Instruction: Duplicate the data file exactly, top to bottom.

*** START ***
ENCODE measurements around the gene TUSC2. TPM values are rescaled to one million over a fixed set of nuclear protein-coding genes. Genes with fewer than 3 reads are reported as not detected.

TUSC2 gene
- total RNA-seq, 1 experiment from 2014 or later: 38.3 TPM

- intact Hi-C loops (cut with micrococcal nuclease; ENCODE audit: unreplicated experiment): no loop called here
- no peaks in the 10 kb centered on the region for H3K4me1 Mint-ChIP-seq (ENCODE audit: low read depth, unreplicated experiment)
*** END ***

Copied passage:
ENCODE measurements around the gene TUSC2. TPM values are rescaled to one million over a fixed set of nuclear protein-coding genes. Genes with fewer than 3 reads are reported as not detected.

TUSC2 gene
- total RNA-seq, 1 experiment from 2014 or later: 38.3 TPM

- intact Hi-C loops (cut with micrococcal nuclease; ENCODE audit: unreplicated experiment): no loop called here
- no peaks in the 10 kb centered on the region for H3K4me1 Mint-ChIP-seq (ENCODE audit: low read depth, unreplicated experiment)